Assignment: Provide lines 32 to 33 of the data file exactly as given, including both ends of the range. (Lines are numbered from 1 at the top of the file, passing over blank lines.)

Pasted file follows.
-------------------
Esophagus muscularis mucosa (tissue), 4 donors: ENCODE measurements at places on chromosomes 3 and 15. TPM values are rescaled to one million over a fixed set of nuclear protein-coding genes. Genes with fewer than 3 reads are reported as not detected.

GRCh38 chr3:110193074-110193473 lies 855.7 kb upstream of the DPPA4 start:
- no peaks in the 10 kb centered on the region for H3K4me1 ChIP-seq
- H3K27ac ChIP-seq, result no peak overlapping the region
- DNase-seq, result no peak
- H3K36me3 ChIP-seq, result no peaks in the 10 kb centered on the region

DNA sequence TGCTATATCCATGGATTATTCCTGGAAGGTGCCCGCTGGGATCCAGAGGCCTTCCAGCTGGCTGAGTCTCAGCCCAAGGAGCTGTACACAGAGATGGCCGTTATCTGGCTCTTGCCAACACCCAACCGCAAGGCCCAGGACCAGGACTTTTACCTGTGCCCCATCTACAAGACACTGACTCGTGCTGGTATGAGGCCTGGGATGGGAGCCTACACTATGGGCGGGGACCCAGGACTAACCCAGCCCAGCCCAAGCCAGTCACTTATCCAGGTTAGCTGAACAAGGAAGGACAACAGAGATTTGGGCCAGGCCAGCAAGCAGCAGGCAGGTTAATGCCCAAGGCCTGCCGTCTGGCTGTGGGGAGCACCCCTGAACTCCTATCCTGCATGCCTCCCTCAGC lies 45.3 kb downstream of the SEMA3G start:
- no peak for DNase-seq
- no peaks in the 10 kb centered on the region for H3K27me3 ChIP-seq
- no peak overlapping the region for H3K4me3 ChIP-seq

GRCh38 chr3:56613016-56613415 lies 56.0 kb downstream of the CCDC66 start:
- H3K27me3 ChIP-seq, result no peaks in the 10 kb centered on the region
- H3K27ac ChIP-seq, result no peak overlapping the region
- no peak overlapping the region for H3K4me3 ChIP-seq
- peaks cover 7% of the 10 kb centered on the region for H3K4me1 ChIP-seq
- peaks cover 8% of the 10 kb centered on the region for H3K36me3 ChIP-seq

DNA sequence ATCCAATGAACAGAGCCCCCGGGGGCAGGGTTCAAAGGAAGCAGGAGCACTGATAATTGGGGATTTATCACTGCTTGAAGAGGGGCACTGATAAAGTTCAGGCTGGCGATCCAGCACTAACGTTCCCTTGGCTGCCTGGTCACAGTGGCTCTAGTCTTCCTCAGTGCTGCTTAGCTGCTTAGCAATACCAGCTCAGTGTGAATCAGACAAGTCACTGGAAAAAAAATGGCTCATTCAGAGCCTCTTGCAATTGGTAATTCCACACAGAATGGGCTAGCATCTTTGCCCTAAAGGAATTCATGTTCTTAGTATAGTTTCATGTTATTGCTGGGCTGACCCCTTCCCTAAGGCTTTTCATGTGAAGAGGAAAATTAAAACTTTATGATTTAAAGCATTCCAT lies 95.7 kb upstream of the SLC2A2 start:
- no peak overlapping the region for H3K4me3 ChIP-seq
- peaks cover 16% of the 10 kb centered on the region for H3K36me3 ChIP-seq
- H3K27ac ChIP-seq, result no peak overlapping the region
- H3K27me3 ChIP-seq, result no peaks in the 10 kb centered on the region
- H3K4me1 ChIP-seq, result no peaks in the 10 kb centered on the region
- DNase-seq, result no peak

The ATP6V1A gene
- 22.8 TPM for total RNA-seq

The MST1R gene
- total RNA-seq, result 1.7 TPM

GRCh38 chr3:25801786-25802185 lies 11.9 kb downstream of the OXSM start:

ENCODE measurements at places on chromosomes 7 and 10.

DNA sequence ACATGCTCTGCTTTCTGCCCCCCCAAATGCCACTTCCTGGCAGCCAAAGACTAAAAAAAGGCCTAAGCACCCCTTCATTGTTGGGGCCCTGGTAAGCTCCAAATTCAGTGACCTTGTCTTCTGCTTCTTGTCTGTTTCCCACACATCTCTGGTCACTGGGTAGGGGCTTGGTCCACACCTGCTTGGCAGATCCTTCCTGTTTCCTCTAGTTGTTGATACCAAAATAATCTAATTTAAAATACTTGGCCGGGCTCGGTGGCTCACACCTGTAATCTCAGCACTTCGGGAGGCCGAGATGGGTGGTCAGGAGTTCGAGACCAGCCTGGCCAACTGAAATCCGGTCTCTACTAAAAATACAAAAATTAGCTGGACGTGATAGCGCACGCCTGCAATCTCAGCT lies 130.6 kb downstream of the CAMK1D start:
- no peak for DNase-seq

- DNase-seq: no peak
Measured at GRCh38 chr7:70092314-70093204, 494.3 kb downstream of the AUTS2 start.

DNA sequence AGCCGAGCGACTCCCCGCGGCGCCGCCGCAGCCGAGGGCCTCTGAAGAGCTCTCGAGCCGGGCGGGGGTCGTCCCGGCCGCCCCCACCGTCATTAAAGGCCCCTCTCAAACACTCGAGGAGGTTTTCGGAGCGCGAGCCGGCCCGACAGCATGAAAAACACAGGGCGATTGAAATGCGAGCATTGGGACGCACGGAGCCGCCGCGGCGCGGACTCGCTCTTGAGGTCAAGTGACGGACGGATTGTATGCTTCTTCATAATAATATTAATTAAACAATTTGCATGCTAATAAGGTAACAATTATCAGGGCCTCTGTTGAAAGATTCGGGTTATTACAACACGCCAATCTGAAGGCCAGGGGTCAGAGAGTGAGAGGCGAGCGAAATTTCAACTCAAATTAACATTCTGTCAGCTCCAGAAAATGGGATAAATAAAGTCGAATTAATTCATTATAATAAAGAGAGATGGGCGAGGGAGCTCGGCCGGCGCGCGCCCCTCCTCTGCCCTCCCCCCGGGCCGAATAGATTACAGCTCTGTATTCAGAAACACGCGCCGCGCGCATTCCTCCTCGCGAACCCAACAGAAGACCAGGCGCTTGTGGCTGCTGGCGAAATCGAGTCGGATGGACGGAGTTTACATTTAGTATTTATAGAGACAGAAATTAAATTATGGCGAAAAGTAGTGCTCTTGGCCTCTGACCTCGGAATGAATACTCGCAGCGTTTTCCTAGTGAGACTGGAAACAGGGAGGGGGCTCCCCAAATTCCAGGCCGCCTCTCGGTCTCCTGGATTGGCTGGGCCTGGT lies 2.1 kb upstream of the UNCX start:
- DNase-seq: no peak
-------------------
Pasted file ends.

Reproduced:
- DNase-seq: no peak
Measured at GRCh38 chr7:70092314-70093204, 494.3 kb downstream of the AUTS2 start.